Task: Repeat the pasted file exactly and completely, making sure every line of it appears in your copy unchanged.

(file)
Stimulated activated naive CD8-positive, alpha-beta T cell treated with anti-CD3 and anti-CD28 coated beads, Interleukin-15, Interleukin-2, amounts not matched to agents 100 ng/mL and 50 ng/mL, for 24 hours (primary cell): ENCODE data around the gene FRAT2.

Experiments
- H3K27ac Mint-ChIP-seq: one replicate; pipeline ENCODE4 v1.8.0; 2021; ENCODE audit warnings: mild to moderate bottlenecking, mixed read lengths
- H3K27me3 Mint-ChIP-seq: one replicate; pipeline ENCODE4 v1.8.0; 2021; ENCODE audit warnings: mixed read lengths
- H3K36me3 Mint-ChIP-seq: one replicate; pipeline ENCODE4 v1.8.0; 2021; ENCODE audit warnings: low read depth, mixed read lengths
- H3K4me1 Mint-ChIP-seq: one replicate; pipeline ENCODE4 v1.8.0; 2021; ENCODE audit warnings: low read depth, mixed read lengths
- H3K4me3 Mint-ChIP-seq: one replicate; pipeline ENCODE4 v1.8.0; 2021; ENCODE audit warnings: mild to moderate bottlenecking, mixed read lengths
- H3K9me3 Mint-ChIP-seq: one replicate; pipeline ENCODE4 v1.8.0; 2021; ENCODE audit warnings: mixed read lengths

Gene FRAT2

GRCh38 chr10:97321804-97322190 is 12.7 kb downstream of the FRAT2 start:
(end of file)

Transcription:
Stimulated activated naive CD8-positive, alpha-beta T cell treated with anti-CD3 and anti-CD28 coated beads, Interleukin-15, Interleukin-2, amounts not matched to agents 100 ng/mL and 50 ng/mL, for 24 hours (primary cell): ENCODE data around the gene FRAT2.

Experiments
- H3K27ac Mint-ChIP-seq: one replicate; pipeline ENCODE4 v1.8.0; 2021; ENCODE audit warnings: mild to moderate bottlenecking, mixed read lengths
- H3K27me3 Mint-ChIP-seq: one replicate; pipeline ENCODE4 v1.8.0; 2021; ENCODE audit warnings: mixed read lengths
- H3K36me3 Mint-ChIP-seq: one replicate; pipeline ENCODE4 v1.8.0; 2021; ENCODE audit warnings: low read depth, mixed read lengths
- H3K4me1 Mint-ChIP-seq: one replicate; pipeline ENCODE4 v1.8.0; 2021; ENCODE audit warnings: low read depth, mixed read lengths
- H3K4me3 Mint-ChIP-seq: one replicate; pipeline ENCODE4 v1.8.0; 2021; ENCODE audit warnings: mild to moderate bottlenecking, mixed read lengths
- H3K9me3 Mint-ChIP-seq: one replicate; pipeline ENCODE4 v1.8.0; 2021; ENCODE audit warnings: mixed read lengths

Gene FRAT2

GRCh38 chr10:97321804-97322190 is 12.7 kb downstream of the FRAT2 start: